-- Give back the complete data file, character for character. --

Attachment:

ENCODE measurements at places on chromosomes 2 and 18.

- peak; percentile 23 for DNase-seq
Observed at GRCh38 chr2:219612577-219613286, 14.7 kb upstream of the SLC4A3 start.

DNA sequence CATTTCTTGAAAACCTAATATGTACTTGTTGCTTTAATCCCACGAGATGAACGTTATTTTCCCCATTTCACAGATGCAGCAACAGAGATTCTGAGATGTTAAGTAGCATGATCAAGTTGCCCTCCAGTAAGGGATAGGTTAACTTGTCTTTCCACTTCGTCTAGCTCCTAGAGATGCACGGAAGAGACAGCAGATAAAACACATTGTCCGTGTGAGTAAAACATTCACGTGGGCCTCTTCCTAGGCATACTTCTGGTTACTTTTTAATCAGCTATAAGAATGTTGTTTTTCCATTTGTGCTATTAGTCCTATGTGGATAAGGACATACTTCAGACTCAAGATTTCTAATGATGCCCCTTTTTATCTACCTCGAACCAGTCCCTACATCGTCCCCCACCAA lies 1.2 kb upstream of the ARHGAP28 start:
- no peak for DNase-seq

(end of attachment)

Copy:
ENCODE measurements at places on chromosomes 2 and 18.

- peak; percentile 23 for DNase-seq
Observed at GRCh38 chr2:219612577-219613286, 14.7 kb upstream of the SLC4A3 start.

DNA sequence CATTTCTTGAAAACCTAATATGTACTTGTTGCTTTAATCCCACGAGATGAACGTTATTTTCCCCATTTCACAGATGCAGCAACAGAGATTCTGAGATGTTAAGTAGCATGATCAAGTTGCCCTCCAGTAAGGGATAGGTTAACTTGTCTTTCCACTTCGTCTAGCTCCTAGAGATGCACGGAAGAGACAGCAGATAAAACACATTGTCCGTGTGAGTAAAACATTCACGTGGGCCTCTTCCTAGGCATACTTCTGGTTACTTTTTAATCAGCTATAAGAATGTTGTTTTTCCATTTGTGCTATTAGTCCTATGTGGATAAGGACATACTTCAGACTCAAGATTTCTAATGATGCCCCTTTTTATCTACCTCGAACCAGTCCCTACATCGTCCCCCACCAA lies 1.2 kb upstream of the ARHGAP28 start:
- no peak for DNase-seq